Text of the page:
October Rocket Launches: Can 2021 Beat the 2020’s Launch Record?

12th Oct 2021
October Rocket Launches: Can 2021 Beat the 2020’s Launch Record?

The maximum number of planned October rocket launches is 33, but this figure will probably be lower in reality. For example, only 11 out of 23 launches took place in September, and such a trend is stable every month. Still, if at least half of the planned rocket launches in October 2021 take place, the last year’s record (114 launches) will be broken in 2021. In this case, the number of launches will be even this October, and there will be two more months left for more launches. So, let’s focus on the upcoming October launches and discuss the most interesting ones.

12th Oct. Blue Origin New Shepard Opens October Rocket Launches | NS-18

On 27th September, Jeff Bezos’ company announced the date of its second tourist suborbital flight. As a reminder, the first mission, with the personal participation of Bezos and his brother, took place in July and was successful. This time, New Shepard will take a former NASA engineer and Planet Labs co-founder, Dr. Chris Boshuizen, as well as Glen de Vries Co-Founder – Dassault Systèmes’ Life Sciences and Healthcare Vice-Chair, and Medidata Co-Founder, to space. The other two crew members have not been announced yet.

The rocket scheduled to launch on 12th October at 13.30 UTC from Blue Origin Launch Site One, West Texas. The booster will launch the passenger capsule to an altitude of 60 miles, after which the capsule will separate and, flying along the calculated trajectory, will land in the Texas desert on parachutes. The flight lasts about 11 minutes, three of which the crew will spend in zero gravity.

At the same time, clouds continue to gather around Blue Origin. After Elon Musk’s public criticism of the company’s technologies on 29th September, the very next day, some Blue Origin employees issued an open letter in which they accused Bezos of not only sacrificing employee safety for the space race but also creating a toxic, sexist work culture in the company. Let’s see if the scandals interfere with Blue Origin’s upcoming plans and affect October rocket launch schedule.

14th Oct. Starsem Soyuz 2.1B OneWeb № 11

Space X’s competitor in the deployment of a global satellite Internet network, the British company OneWeb, conducts its 11th mission on 14th October, increasing the number of satellites in its constellation by 34 devices. The satellites weighing 147 kg will go into polar orbit on a Soyuz 2.1B rocket from the Vostochny cosmodrome in Russia.

As a reminder, OneWeb plans to begin providing global 24/7 service to its customers in 2022/2023. The constellation has 648 satellites and this number can be expanded to 900. Each satellite supports 50 Mbps bandwidth and is designed to re-enter the atmosphere for 25 years after failure.

20th Oct. Rocket Lab Electron Photon – Capstone mission for NASA Artemis

On 20th October, a Rocket Lab rocket, with a Photon tug acting as its third stage, will deliver NASA’s Cislunar Autonomous Positioning Technology, Operation and Navigation Experiment (CAPSTONE) mission to the Moon. Capstone will test navigation and communications in deep space in the same orbit that will be used by NASA’s lunar orbital station Gateway. The launch will take place from Rocket Lab LC-1A, Mahia Peninsula, New Zealand. The flight to the Moon will last three months, and this mission is one of the most anticipated events in the October rocket launch schedule.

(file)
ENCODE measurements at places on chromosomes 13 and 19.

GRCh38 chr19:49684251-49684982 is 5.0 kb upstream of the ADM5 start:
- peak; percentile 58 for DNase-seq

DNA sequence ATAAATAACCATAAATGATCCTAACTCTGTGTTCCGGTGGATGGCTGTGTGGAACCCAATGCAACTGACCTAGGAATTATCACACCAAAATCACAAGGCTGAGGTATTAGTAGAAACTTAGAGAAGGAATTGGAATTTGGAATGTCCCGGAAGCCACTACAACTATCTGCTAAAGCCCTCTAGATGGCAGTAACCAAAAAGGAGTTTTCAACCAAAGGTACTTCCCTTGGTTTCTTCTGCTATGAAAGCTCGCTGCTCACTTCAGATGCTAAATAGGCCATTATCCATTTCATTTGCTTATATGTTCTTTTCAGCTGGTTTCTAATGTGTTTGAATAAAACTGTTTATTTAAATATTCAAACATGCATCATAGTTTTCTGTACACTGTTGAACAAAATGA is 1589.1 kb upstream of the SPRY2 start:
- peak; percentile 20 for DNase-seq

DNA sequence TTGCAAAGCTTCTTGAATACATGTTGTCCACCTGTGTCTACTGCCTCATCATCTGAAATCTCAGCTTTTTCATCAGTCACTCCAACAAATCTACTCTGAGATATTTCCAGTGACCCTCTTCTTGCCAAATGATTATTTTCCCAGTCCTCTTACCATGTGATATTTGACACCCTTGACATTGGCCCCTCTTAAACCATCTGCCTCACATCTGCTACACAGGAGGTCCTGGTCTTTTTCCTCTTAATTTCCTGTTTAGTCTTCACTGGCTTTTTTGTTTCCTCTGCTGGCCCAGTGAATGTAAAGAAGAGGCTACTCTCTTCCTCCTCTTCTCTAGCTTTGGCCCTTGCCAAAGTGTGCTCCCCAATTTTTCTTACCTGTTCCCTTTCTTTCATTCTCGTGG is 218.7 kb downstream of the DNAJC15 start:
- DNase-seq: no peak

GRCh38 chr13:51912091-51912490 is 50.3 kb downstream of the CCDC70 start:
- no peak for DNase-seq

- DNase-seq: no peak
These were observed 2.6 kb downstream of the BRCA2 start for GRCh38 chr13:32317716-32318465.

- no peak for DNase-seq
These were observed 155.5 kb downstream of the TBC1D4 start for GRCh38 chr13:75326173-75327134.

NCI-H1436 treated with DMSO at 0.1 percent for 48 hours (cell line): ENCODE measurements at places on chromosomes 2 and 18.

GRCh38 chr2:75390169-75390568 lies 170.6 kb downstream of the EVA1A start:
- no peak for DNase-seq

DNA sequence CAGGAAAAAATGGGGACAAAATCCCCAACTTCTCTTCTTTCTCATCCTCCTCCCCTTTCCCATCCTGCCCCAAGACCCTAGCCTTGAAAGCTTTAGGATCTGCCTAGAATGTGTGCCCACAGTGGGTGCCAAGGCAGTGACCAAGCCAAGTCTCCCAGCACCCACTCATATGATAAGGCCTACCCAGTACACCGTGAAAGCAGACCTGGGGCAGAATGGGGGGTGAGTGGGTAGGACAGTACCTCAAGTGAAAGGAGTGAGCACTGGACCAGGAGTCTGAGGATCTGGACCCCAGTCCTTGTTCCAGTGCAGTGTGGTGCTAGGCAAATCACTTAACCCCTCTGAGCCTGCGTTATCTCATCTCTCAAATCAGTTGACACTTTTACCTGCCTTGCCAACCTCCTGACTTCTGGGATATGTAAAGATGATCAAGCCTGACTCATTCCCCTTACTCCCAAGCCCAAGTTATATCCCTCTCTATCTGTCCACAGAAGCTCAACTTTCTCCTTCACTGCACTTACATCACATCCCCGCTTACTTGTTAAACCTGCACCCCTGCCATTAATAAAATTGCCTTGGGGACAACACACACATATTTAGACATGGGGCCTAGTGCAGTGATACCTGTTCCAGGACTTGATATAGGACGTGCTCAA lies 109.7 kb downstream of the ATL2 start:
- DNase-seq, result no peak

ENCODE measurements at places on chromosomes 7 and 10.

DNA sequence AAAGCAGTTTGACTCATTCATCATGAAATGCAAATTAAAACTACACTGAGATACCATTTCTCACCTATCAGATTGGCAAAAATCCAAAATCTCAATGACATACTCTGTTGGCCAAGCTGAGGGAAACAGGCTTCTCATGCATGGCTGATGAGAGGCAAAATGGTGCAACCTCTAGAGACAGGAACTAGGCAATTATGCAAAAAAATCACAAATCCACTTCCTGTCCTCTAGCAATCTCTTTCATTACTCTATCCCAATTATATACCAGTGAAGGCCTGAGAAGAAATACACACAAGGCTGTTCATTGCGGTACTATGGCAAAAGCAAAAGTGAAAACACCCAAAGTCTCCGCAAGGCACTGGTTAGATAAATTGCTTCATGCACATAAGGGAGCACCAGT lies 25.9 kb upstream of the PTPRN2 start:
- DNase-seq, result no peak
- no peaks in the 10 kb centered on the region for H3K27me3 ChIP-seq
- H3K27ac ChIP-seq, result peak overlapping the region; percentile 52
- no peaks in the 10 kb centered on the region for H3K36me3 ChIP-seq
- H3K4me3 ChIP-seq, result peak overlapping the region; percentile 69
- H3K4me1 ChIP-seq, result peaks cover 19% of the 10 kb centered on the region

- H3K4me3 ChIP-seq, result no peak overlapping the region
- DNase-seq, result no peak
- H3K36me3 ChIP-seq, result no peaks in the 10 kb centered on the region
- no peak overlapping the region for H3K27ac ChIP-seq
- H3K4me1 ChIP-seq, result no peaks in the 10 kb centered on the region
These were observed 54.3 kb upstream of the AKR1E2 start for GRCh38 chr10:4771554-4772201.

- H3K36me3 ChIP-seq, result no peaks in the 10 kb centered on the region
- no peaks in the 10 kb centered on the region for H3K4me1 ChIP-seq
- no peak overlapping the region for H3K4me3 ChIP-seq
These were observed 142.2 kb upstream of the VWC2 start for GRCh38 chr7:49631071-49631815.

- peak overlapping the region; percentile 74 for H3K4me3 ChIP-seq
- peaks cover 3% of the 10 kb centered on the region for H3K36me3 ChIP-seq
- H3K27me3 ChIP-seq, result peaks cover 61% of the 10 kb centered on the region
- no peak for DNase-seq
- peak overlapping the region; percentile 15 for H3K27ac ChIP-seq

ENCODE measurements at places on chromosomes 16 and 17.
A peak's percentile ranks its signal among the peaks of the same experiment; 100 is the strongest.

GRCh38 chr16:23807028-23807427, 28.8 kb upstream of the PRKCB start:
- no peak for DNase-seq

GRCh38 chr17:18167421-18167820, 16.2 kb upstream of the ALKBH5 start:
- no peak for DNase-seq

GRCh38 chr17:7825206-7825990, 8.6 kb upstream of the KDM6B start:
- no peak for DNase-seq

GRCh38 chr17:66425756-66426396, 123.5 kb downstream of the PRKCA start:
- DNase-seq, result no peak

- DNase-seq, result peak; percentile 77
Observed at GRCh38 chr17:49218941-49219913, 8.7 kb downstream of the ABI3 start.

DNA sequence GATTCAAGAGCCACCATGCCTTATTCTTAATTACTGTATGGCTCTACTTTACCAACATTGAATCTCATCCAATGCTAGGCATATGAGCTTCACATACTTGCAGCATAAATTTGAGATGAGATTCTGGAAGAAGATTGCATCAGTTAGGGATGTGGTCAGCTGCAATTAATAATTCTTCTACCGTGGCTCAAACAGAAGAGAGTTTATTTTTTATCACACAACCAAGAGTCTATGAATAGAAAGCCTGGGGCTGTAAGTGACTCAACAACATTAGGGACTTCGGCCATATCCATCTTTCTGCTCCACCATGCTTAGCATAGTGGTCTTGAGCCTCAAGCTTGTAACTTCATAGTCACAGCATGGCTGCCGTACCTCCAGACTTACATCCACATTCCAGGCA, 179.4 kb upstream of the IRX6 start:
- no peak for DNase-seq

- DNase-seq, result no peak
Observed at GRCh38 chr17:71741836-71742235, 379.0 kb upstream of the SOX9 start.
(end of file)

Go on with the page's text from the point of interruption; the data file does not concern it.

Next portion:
Oct. TBD Rocket Lab Electron – Black Sky 10th-11th, 12th-13th, 14th-15th

The New Zealand launcher does not give up hope of carrying out a mission, called Love At First Insight, to deliver two EO satellites for Black Sky. The mission has been postponed since August. Four more Black Sky satellites are waiting in line after this mission. This launch has been postponed since September. The exact dates have not been confirmed yet, but let’s hope that this time there will be no delays affecting rocket launches in October 2021.

21th Oct South Korea KSLV 2 • Test flight

This is the first attempt at an orbital launch of a light South Korean rocket, Korea Space Launch Vehicle 2 or Nuri, developed by the Korea Aerospace Research Institute. As a reminder, the previous version of the KSLV 1 rocket was tested from 2009 to 2013, made three launches, all of which failed. Let’s hope that the Korean rocket scientists have worked on their mistakes and the demo flight KSLV 2 will be successful, contributing to the number of rocket launches in October 2021.

22nd Oct Arianespace Ariane 5 — SES 17 and Syracuse 4A

The ESA Ariane 5 heavy rocket will send two communications satellites manufactured by Thales Alenia Space into a geostationary transfer orbit: SES 17 for the global satellite operator SES and Syracuse-4 for the French Armed Forces. The total mass of the satellites is 9.5 tons. The launch will take place from the Guiana Space Center at 00:15 UTC.

30th Oct Space X Falcon Heavy Crew-3

SpaceX Crew-3, the third operational crew change mission to the International Space Station using the Crew Dragon spacecraft, will end the month. It will be attended by NASA astronauts Raja Chari, Thomas Marshburn, Kayla Barron, as well as ESA astronaut Mathias Maurer. The launch is scheduled from LC-39A, Kennedy Space Center, at 06:43 UTC.

In addition, Space X’s October rocket launch schedule includes six more missions, which are still in TBD status. Three of those launches are for the Starlink constellation, one Rideshare mission, one launch for the Turkish operator Turksat, and another secret USSF 44 mission for the US Space Force.

Additional October rocket launches may include two events from Japan that has been silent for a while, Virgin Orbit’s 4th mission, as well as Russia and China, with 4 and 9 planned launches, respectively.

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